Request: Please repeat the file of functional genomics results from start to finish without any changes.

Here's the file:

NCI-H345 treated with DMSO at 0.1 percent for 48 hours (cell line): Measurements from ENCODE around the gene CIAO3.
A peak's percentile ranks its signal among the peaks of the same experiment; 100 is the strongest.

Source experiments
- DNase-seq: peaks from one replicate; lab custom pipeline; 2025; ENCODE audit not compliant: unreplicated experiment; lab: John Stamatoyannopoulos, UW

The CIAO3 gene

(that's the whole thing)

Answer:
NCI-H345 treated with DMSO at 0.1 percent for 48 hours (cell line): Measurements from ENCODE around the gene CIAO3.
A peak's percentile ranks its signal among the peaks of the same experiment; 100 is the strongest.

Source experiments
- DNase-seq: peaks from one replicate; lab custom pipeline; 2025; ENCODE audit not compliant: unreplicated experiment; lab: John Stamatoyannopoulos, UW

The CIAO3 gene